Democratic Findings: New Bridgegate Docs Add to the Mystery

Matt Katz | December 5, 2014 | Katz on Christie

Most of the material in the New Jersey Legislature’s brand-new Interim report on Bridgegate is already known to the public, having been disclosed by journalists, Gov. Chris Christie’s lawyers and the witnesses themselves. But the Democratic-run committee has new information from private interviews its lawyer conducted with some of the Bridgegate players, plus emails and voicemails obtained through subpoenas. Much of this has never before been disclosed – even, says the GOP, to Republican legislators on the committee. Here’s what’s new:

  • A week before he ordered the lane closures, Christie appointee David Wildstein asked a police lieutenant at the Port Authority what would happen if the lanes were closed. “ing disaster,” Lt. Chip Michaels advised him. The lane closures happened anyway. Wildstein and Michaels monitored the ensuing traffic jam before going to breakfast at a local diner, where Michaels said they talked about Christie’s 2016 presidential chances but not the traffic jam clogging Fort Lee.
  • As early as the Monday after the lane closures, the Christie administration tried to quash the story. A Christie spokesman instructed a Department of Transportation spokesman to ignore an email inquiring about the mysterious lane closures.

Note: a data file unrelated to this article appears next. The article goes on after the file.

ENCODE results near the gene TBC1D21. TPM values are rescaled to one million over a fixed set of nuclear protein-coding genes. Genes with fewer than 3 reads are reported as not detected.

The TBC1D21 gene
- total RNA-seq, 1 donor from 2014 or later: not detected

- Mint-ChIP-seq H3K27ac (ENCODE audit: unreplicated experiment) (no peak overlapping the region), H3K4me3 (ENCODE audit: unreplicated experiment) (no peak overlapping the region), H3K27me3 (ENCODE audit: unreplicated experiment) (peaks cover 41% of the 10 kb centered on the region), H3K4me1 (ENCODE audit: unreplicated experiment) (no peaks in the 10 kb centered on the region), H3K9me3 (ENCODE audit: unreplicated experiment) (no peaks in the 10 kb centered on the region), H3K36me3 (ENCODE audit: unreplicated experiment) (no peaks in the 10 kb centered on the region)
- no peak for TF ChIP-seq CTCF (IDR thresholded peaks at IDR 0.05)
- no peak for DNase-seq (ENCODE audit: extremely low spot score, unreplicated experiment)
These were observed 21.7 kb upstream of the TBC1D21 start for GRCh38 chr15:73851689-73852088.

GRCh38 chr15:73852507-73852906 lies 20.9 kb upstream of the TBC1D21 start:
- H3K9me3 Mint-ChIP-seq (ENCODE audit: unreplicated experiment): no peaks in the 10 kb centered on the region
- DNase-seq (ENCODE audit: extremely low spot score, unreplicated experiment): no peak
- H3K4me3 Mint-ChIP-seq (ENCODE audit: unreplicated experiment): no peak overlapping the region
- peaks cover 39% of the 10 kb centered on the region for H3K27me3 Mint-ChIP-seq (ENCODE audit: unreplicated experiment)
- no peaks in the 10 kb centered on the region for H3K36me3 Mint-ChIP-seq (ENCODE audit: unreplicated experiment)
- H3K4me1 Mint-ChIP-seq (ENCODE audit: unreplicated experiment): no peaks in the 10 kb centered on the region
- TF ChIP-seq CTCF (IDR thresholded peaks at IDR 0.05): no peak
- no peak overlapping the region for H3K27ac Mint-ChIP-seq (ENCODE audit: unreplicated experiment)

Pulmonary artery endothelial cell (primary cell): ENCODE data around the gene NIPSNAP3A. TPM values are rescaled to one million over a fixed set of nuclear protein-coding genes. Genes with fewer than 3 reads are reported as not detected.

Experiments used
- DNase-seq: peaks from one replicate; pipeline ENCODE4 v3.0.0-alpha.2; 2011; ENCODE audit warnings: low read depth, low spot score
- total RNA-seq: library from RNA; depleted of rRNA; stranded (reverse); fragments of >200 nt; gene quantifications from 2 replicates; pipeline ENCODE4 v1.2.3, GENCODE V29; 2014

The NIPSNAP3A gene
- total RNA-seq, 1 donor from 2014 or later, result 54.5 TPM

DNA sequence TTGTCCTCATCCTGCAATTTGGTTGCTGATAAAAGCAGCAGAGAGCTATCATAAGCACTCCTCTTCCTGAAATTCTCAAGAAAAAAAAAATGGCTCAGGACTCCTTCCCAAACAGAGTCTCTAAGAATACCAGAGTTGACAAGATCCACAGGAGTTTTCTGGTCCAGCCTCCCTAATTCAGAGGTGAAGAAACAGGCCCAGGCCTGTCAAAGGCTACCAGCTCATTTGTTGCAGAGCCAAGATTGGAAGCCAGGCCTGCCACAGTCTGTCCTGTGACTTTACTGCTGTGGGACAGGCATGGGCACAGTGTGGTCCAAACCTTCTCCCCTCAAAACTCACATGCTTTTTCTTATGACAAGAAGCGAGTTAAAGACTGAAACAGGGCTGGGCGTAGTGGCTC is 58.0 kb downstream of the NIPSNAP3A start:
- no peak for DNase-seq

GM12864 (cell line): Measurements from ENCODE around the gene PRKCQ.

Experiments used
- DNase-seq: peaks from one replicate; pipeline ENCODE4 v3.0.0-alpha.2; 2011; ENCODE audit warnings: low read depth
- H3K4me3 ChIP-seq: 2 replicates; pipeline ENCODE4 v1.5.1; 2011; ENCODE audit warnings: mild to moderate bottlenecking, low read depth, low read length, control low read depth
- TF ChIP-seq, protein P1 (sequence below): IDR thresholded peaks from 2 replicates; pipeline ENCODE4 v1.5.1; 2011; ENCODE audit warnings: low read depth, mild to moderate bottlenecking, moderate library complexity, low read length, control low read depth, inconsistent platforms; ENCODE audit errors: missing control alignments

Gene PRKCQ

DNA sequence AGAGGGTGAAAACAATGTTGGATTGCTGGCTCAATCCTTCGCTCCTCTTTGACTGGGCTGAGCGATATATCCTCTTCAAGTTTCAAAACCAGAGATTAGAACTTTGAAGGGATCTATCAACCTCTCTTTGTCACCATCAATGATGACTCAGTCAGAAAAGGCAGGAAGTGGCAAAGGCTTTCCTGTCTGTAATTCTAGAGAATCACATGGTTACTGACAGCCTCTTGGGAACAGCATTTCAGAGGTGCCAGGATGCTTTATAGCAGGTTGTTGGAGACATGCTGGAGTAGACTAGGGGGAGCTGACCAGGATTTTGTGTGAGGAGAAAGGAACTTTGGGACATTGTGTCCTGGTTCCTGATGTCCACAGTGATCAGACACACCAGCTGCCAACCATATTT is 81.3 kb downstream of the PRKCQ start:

• Christie officials ignored 13 messages via text, voicemail and email from Fort Lee Mayor Mark Sokolich over the first four days of the traffic jam. Bill Baroni, Christie’s No. 2 appointee at the Port Authority, was the contact for the mayor in Fort Lee, where the lanes were closed. And yet Baroni ignored four anguished voicemails and two texts, including: “Help please. It’s maddening.” Sokolich got no response until he intentionally disguised himself by calling from a different phone number. Unfamiliar with the number, an aide to Christie finally answered the call and told Sokolich he’d get back to him, which he never did.
  • Sokolich thought he had a good relationship with Port Authority officials. Wildstein had given him and his family from Croatia a personal tour of the World Trade Center in 2011. Wildstein repeatedly referred to the mayor, Sokolich said, “as the one I was told to be nice to.” This reinforces the perception that Sokolich’s endorsement of Christie was coveted. Sokolich decided against the endorsement, and the lanes in his town were closed thereafter.
  • Christie’s office provided nearly 90,000 pages of documents to the legislative committee via their New York attorney, Randy Mastro, but about 75 percent was irrelevant, according to the commmittee’s lawyer. Mastro is known in legal circles for dropping huge amounts of documents on opposing counsel. Many of the relevant documents were heavily redacted.
  • As Port Authority officials gave legislative testimony last year that contradicted Christie appointees’ claims about what caused the epic Fort Lee traffic jam, Christie and his incoming chief of staff, Regina Egea, exchanged 12 text messages. Egea, who monitored the hearing, has testified that there was just one text, which she then deleted. Christie said several months ago that he didn’t remember any texts at all, and his attorney refuses to turn over his phone records. Democratic committee members believe this means Christie and his staff may have deleted other communication as the scandal unfolded to hide their growing concerns.